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Prop 47 Can Apply to a Conviction for Joyriding (VC 10851)

Over the last few months, there have been a series of appellate decisions which offer different rulings on the reach of Proposition 47.  Most of the conflicting decisions center on whether Prop 47 applies to certain theft offenses such as identity theft, use of a bank access card, joyriding, receiving a stolen car and commercial burglary. 
Why This Article Matters: Prop 47 can apply to a felony violation of Vehicle Code § 10851 to reduce it under Penal Code § 490.2 if the value of the car is $950 or less.  This ruling was by the 6th Appellate District, which does not include Los Angeles County, so this ruling would not be controlling in LA County.
Some convicted felons argue that such felony convictions should be reclassified as misdemeanors because the conduct is akin to shoplifting.  Others argue that their felony convictions qualify as petty theft and thus are misdemeanors under Penal Code § 490.2.

The Prop 47 petition for resentencing of Manuel Ignacio Ortiz, convicted of felony theft of a car under Penal Code § 10851, fell into this second category.
A short description of the factual background for the conviction is helpful.  In early November, 2012, the owners of a 1990 Honda Civic reported their twenty-two year old car had been stolen.  Fourteen days later, police found the car in San Jose with Mr. Ortiz driving it.  The front license plate was missing.  The rear license plate number did not match the license plate associated with the registration.  The car’s stereo was missing.

Court of Appeal Sixth Appellate District San JoseCourt of Appeal Sixth Appellate District San Jose

Ortiz had a pair of pliers on the floor of the car and a shaved key in his pocket.  He said his friend lent him the car, but he could not give police his friend’s last name, phone number or address.  The owners of the car were contacted, who said they did not give Ortiz permission to take their car and did not know who he was.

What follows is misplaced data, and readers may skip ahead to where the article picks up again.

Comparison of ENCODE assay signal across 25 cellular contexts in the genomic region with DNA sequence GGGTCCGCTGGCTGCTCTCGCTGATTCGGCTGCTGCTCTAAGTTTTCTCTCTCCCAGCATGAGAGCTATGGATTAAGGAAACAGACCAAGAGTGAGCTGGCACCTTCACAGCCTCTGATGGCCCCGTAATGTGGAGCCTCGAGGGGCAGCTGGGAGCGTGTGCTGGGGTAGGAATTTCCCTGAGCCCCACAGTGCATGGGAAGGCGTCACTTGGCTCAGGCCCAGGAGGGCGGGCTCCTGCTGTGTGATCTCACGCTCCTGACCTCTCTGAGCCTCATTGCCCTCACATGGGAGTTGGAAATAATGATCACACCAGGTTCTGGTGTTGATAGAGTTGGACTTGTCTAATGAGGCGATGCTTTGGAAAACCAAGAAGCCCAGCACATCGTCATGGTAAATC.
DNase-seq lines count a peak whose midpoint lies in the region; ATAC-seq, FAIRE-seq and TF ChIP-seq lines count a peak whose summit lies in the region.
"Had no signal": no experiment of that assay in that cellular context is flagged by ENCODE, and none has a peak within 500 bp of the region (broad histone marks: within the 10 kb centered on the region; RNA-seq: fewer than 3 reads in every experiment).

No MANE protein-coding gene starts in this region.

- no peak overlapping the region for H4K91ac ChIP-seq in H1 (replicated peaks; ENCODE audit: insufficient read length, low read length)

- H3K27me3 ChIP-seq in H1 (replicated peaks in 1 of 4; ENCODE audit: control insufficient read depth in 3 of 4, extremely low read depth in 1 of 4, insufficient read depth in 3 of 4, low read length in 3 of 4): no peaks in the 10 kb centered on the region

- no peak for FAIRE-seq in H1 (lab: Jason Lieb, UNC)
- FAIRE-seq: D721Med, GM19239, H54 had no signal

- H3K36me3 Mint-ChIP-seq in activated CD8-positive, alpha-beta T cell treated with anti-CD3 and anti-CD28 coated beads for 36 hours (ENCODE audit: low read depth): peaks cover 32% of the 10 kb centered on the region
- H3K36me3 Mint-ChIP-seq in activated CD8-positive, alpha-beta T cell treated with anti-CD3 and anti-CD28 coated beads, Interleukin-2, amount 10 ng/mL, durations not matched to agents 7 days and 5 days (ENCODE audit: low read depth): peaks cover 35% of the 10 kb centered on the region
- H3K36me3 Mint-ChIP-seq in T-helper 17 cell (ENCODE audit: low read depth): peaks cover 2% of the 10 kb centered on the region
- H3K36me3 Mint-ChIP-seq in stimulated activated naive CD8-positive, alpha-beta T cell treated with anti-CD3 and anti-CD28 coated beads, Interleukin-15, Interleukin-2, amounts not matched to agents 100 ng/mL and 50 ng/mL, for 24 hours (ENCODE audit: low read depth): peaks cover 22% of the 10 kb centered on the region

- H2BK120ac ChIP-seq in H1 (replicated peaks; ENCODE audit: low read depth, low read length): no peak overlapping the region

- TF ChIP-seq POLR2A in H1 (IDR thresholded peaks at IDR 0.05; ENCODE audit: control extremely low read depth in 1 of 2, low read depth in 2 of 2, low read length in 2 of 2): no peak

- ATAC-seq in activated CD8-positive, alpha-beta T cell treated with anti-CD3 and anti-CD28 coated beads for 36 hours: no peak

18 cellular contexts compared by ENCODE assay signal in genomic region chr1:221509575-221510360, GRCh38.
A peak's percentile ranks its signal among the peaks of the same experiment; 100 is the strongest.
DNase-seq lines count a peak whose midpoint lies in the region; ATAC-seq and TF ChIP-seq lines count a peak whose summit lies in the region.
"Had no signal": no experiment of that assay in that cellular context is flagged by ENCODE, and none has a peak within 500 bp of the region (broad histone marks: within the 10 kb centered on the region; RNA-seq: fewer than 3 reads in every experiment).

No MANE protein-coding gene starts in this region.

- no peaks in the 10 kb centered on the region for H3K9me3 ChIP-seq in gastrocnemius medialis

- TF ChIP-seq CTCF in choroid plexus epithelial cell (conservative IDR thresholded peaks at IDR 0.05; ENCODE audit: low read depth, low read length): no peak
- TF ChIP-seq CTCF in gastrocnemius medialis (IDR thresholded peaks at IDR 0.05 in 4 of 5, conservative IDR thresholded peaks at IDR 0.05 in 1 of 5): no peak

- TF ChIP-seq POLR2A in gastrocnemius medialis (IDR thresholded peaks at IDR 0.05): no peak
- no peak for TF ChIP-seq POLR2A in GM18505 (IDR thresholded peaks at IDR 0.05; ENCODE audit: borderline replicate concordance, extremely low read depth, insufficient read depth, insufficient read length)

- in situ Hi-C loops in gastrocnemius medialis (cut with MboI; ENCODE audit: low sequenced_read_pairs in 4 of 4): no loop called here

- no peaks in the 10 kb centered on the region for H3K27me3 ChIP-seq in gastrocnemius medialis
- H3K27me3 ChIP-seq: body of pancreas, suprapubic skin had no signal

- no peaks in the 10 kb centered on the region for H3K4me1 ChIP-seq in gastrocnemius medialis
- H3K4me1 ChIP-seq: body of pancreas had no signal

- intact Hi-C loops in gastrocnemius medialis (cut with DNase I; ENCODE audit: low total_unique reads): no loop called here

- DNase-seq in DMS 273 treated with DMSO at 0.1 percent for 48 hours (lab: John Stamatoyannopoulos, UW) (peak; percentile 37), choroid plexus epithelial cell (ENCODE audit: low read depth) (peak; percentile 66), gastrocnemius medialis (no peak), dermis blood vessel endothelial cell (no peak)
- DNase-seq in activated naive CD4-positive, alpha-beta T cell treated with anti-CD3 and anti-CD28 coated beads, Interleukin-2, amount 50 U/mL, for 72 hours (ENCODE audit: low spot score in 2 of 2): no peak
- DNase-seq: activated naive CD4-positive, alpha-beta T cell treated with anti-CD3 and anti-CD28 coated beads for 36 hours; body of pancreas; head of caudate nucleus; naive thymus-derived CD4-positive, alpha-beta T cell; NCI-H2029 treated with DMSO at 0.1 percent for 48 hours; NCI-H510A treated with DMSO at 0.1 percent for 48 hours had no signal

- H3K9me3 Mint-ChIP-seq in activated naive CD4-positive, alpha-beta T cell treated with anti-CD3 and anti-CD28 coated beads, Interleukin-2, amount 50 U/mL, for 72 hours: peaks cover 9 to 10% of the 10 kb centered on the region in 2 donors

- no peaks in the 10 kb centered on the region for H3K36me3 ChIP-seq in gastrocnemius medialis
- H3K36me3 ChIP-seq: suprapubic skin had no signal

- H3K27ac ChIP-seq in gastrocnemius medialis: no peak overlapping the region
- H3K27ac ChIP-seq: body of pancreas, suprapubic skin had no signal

The owners of the car had purchased it for $1,000 and sold it for $300 after recovering it.
After Ortiz was arrested, he was charged with violating Vehicle Code § 10851(a) as a felony (the charge is a wobbler, meaning it can be charged also as a misdemeanor), possession of burglary tools (Penal Code § 466), and driving on a suspended license (Vehicle Code § 14601(a)).  It was alleged that he had a prior conviction for violating § 10851, a prior conviction for a strike offense and had served two prior prison terms.
Ortiz pled guilty to all three counts and was sentenced to four years in state prison, which is a pretty low sentence given the sentencing enhancements.  He started serving his sentence in February, 2013.

In November, 2014, voters passed Proposition 47.  Ortiz learned of its provisions and petitioned for resentencing of his conviction for violating Vehicle Code § 10851.  If the trial court were to grant his petition and reclassify his conviction as a misdemeanor, he would most likely be released from prison due to having served the maximum time possible for a misdemeanor.

The Santa Clara County Superior Court trial court judge denied the petition on grounds that Vehicle Code § 10851 “is not one of the offenses that is affected by Prop 47 or Penal Code § 1170.18.”

Ortiz appealed to the Sixth Appellate District, arguing that under Penal Code § 490.2.  The Sixth Appellate District agreed with Ortiz that this was possible, but pointed out that Ortiz needed to establish that the value of the vehicle was $950 or less. 

It reasoned that 490.2 did apply to reclassify Vehicle Code § 10851 because 490.2 states, “Notwithstanding Section 487 or any other provision of law defining grand theft, obtaining any property by theft where the value of the money, labor, real or personal property taken does not exceed nine hundred fifty dollars ($950) shall be considered petty theft and shall be punished as a misdemeanor. . .”

The court then turned to Vehicle Code § 10851, which it noted could include taking a vehicle worth $950 or less.  It is a crime of theft, as described by People v Garza (2005) 35 Cal.4th 866, 971.  Consequently, it can be eligible under Prop 47, however, Ortiz did not show this in his original petition for resentencing.  Thus, the Sixth Appellate District affirmed the trial court, but without prejudice to allowing Ortiz to file an amended petition for resentencing.

The citation for the Sixth Appellate District Court ruling discussed above is People v. Manuel Ignacio Ortiz (6th App. Dist., 2016) 243 Cal.App.4th 854.

For more information about Prop 47, please click on the following articles:
  1. Proposition 47 (Prop 47) now Applies to Juvenile Cases
  2. Does Proposition 47 (Prop 47) Apply Automatically or must One Affirmatively Request Reduction of an Offense?
  3. Prop 47 Resentencing – Who Has Burden of Proof to Show Eligibility?
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